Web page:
Wuling Farm.
Wuling Cabin (武陵山莊) - the accommodation at the north end of Wuling Farm has been renovated, and now managed by the Hoya Hotel...which means it is not the cheap option it was in the past!

Nengao Trail.
The Western Section of the Nengao Trail to the central ridge and the summits of Cilai South and Nanhua are a top recommendation for people wanting an excellent 2-3-day hike - but without the time to arrange permits for peaks in the national parks. I can arrange accommodation and transport from Puli/Wushe to the trailhead for those wanting to do this trip. Note the Tienchr Cabin has already been demolished, the new structure should be completed in the next few months. Porter-supplied food and tents can be arranged.

Island-wide Tours.
Get in touch if looking for escorted tours anywhere in Taiwan - we do some very tame hikes too! Richard at

Happy New Year!

Southern Cross Conditions.

Made a reconnaissance trip up the Southern Cross Highway (Highway 20) from Tainan December 15th 2010. Some conclusions I previously posted on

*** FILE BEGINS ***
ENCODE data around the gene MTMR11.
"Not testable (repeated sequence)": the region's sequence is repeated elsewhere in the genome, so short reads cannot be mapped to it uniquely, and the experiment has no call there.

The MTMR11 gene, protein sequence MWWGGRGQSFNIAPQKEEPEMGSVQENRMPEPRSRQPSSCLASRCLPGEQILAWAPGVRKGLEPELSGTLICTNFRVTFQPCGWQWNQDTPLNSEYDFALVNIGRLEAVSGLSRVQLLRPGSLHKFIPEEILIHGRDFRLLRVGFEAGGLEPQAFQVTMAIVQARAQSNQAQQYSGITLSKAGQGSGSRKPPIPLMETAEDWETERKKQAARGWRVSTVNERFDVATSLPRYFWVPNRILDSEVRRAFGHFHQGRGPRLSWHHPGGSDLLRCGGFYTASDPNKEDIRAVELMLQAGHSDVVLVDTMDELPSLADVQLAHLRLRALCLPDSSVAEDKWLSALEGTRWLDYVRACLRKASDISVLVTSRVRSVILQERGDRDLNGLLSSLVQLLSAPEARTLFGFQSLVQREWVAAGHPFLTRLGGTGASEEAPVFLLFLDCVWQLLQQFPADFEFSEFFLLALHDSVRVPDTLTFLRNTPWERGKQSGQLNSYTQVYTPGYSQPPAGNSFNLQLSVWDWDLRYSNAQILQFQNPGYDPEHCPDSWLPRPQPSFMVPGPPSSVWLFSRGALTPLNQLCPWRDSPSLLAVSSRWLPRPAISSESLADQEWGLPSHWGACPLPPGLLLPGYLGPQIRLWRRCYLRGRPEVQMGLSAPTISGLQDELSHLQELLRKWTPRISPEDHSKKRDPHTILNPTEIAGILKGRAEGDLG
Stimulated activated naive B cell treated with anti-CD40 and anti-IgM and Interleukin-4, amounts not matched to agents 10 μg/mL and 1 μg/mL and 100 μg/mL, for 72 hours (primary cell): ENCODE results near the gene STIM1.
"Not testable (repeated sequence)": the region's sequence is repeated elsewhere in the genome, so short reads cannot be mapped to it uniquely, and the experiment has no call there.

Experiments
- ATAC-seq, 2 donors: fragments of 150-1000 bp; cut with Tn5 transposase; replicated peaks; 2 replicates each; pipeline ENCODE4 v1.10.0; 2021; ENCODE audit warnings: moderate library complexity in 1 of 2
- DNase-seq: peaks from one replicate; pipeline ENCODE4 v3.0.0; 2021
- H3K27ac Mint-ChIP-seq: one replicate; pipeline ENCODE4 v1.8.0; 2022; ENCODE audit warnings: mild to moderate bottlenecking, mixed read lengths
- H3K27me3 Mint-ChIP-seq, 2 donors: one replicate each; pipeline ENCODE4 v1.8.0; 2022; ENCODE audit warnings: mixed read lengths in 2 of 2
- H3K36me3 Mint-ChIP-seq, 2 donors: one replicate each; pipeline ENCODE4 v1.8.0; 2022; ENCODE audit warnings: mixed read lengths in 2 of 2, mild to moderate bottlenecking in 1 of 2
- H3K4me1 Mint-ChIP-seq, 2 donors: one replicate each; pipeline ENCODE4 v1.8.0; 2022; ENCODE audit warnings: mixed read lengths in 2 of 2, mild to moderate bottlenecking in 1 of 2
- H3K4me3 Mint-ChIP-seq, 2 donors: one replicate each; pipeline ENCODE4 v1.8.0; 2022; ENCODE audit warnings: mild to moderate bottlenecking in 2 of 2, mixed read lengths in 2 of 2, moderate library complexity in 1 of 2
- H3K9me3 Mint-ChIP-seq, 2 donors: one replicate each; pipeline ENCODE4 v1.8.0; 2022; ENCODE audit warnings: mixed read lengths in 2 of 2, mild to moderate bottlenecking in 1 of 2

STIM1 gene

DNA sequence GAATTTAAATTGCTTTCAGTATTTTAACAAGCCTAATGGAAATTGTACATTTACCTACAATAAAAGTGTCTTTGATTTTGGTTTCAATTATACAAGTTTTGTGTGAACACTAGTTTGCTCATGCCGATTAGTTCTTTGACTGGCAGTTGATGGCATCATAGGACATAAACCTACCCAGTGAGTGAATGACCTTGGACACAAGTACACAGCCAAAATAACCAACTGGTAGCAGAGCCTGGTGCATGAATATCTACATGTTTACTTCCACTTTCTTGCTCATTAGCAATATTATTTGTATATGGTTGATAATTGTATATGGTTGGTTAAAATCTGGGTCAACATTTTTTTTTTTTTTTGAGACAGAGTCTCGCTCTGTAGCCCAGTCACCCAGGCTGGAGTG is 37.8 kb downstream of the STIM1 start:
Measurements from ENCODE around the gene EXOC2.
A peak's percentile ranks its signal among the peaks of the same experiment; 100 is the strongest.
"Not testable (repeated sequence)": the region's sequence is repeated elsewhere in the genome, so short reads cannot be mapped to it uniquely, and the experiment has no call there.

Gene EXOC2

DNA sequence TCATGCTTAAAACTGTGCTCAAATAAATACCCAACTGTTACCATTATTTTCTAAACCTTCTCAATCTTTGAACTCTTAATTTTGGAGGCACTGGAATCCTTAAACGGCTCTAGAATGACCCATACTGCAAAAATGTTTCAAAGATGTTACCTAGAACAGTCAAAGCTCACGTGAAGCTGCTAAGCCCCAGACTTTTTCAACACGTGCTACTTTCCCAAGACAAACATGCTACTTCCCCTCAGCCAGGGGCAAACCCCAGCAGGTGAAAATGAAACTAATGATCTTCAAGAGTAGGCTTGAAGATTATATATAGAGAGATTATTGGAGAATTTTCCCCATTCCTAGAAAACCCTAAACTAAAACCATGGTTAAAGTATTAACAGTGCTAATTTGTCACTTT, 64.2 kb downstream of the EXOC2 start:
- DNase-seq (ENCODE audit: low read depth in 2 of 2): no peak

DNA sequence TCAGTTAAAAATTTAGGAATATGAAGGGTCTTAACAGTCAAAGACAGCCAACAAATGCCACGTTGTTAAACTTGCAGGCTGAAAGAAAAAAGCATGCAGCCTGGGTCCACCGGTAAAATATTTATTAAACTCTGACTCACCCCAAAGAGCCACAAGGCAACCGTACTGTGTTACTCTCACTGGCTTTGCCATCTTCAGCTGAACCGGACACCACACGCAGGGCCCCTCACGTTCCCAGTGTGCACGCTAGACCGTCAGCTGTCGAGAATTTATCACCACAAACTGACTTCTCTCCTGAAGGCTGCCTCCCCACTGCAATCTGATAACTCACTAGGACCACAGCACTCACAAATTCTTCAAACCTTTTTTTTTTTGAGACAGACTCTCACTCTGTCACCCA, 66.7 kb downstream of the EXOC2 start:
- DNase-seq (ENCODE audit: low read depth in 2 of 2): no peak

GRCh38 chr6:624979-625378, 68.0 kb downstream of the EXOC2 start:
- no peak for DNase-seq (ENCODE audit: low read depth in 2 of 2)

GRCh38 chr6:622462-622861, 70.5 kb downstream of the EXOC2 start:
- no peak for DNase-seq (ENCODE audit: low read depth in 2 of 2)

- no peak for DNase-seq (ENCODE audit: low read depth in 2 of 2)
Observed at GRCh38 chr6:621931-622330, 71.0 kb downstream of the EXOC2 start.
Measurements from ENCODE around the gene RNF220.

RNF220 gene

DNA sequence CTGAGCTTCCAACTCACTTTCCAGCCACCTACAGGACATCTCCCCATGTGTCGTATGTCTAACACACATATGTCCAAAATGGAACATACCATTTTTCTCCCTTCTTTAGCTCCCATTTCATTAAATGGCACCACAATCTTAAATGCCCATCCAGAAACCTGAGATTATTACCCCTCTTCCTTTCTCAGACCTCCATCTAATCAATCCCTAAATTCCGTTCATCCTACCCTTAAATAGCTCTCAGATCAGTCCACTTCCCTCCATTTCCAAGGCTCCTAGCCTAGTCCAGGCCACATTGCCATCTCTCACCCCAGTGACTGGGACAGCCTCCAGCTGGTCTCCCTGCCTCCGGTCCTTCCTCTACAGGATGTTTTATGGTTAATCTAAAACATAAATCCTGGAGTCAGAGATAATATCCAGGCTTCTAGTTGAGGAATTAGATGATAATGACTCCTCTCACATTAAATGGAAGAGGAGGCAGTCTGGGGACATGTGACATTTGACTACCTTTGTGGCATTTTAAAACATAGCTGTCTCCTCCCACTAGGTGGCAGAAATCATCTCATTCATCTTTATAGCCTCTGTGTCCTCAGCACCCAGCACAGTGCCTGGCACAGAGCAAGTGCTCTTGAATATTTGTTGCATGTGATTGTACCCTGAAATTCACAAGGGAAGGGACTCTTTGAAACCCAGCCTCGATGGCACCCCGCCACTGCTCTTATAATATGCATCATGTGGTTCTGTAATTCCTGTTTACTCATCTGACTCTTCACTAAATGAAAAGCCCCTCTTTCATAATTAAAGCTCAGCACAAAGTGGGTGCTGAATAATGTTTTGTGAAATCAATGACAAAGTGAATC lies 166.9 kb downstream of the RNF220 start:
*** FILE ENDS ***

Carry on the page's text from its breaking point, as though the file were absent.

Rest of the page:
Passable now by car to just past the Yakao tunnel. This only applies if you are very confident driving difficult roads and for the next few months of dry weather (remember the south generally has dry winters). When the next significant rain arrives the road is sure to close in several section.

Impassable by any means (km mark 148 I think), between the tunnel and the Yakao hostel. There are suggestions (that I don’t really believe) that this large landslide section will be passable by Chinese New Year. We did the last, highest, section on bicycles and then on foot. There was no way we could have crossed the final landslide. Based on previous experience and most reports the highway should usually be fine from Xianyang eastwards.

Even if open in practice, the road between Meishan and Xiangyang may remain officially (legally) closed. If planning a cycle trip over the new year, get up to date road condition reports, be prepared for the road to be closed beyond Meishan, and consider only riding the section from Meishan (for reasons of pleasantness).